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West Memphis: Taking A Unique Approach (Main Street Preservation (Over 20K) | Honorable Mention)

2 min read

West Memphis has launched a unique Main Street program that enhances its downtown building façades blocks at a time.

City planning and development director Paul Luker said the Main Street West Memphis Façade Master Plan program allows for comprehensive rehabilitation of many downtown buildings at once. Funding comes from Community Development Block Grants, and the program requires temporary easements from property owners.

Luker said it all started when the nonprofit civic group Main Street West Memphis Inc. applied for and received a sub-grant of those CDBG funds, and secured a five-year easement on the façade of its building, allowing the city to begin spending funds on its improvement.

“The advantages of this type of façade program are that it allows for a single source of project management, a single source of design and a single source for construction,” Luker said. “This streamlines the project and removes the burden of façade enhancement from each individual property owner.”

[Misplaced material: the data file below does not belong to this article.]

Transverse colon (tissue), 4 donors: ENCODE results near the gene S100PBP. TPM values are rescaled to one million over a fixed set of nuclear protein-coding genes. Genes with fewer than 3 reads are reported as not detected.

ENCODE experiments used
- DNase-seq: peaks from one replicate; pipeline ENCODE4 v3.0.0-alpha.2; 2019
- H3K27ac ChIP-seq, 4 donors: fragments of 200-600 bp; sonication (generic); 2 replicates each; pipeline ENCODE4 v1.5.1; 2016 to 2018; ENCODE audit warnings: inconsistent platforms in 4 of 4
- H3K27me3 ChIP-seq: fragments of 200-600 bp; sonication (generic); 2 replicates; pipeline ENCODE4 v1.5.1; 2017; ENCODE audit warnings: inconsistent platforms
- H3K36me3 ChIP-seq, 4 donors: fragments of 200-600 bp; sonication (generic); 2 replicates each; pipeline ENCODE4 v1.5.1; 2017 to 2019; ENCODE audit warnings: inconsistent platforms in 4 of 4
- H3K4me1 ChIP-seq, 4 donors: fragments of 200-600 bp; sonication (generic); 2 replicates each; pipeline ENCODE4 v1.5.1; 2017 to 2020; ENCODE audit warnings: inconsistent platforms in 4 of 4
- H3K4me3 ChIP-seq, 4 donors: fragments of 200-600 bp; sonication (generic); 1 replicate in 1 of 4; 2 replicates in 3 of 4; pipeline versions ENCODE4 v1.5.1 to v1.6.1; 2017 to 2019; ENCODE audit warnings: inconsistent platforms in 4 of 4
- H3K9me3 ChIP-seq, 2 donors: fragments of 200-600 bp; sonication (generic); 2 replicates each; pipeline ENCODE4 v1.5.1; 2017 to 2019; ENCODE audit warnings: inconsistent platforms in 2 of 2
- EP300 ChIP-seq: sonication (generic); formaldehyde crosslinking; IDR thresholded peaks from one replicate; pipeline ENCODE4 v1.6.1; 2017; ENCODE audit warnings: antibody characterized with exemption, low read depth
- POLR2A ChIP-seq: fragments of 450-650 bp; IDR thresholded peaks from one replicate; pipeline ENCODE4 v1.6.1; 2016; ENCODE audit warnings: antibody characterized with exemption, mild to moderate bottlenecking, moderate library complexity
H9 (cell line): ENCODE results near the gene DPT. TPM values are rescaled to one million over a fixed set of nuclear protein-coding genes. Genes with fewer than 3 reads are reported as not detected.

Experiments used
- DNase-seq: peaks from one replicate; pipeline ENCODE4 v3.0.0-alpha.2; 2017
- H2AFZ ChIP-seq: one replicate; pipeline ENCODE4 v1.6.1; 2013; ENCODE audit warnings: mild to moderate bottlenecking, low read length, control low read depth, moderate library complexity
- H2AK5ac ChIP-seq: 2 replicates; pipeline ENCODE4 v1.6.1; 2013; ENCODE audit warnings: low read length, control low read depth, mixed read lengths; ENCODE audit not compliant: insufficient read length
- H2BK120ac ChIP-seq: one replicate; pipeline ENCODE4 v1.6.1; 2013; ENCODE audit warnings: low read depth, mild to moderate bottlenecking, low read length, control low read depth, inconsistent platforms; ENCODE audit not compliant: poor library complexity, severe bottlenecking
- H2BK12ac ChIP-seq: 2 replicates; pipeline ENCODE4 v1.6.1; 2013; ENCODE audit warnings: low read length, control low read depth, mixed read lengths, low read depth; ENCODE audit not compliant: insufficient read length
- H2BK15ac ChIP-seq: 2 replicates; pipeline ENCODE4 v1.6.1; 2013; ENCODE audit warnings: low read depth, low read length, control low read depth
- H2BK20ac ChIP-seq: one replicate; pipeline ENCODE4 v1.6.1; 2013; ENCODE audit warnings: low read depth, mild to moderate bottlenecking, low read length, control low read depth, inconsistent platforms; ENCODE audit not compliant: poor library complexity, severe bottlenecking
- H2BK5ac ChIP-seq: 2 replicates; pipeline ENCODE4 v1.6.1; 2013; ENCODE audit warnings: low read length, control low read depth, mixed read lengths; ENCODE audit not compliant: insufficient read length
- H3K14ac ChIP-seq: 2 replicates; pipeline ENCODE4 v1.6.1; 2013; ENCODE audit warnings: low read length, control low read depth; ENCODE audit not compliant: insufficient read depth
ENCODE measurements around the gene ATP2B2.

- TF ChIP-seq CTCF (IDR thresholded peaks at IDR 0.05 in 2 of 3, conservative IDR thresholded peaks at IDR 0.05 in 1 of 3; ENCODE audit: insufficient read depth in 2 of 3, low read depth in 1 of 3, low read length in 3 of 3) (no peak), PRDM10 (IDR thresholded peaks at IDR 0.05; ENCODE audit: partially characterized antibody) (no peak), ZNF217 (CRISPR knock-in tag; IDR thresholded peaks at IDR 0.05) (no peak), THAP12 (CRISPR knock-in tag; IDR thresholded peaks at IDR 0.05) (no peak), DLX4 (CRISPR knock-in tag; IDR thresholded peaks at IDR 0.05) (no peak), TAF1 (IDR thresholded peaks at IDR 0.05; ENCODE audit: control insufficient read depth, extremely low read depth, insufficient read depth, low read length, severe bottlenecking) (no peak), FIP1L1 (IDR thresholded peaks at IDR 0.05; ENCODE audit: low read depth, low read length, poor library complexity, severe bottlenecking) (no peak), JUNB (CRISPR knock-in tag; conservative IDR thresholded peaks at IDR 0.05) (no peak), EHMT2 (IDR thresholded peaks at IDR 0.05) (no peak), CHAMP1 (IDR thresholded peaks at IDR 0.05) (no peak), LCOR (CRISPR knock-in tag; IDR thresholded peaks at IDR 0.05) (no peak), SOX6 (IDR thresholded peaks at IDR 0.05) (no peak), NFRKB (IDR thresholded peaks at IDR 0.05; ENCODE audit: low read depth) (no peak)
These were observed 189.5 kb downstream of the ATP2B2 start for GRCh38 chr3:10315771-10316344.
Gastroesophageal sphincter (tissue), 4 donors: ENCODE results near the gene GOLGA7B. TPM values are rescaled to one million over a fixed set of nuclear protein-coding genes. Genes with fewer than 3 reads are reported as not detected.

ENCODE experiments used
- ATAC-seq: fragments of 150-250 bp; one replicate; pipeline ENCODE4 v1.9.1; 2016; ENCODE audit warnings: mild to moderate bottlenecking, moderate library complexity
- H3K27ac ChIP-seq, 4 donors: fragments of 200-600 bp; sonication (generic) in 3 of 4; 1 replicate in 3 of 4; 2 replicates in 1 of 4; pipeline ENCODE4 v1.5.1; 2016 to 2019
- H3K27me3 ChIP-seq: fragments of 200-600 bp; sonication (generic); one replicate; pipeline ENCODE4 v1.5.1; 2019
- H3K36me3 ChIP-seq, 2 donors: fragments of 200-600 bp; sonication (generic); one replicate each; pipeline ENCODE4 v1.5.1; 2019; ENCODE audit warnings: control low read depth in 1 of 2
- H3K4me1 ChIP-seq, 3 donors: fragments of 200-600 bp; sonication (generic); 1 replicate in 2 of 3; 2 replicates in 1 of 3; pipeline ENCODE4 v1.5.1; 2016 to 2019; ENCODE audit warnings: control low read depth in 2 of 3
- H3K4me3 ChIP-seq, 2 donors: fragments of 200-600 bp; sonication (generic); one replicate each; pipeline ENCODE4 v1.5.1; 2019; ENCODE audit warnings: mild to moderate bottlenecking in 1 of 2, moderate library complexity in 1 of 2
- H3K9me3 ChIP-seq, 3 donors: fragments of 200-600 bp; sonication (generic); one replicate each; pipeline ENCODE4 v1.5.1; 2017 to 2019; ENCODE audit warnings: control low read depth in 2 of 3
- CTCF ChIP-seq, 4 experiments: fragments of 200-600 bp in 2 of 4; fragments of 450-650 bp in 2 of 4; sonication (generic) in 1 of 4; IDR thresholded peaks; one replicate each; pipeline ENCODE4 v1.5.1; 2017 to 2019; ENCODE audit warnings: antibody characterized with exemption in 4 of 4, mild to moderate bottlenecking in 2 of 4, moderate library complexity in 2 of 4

The Main Street West Memphis Design Committee establishes a single source of design and ensures that all façade enhancements maintain the architectural heritage of the area. Having a single source of construction allows for major cost savings since the contractor buys all the necessary supplies for a single enhancement project, rather than individual owners buying individual items.

Luker said the biggest advantage to the approach adopted by West Memphis has been the ability to transform the overall appearance of the Broadway District – essentially giving it a facelift – in a short amount of time. He stressed that using façade improvements in conjunction with CDBG funds or other local, state or federal grants means no cost to the building owner or tenant.

“If the funding or grant source requires a match from the property owner, the enhancements are still realized with nominal investment on their part that is far less than if they improved their façade on their own using solely private sector funds,” Luker said. “This is a progressive use of CDBG funds and the only program like it in the state. It’s a model for not only entitlement cities, but for the CDBG program in Arkansas.”

The city has rehabbed 10 façades in the first block of West Memphis’ three-block Commercial Historic District, and the results are dramatic. Phase 2 of the program is underway on the next two blocks. Main Street Arkansas is providing technical and financial assistance.

The plan is to complete all three blocks of the historic district. Luker said the project has received strong support from local residents.

“The community has supported this program in attendance at numerous meetings developing the plan as well as vocal support to the planning and development department which competitively distributes the funds,” Luker said. “This program has saved both the community and the property owners money.”

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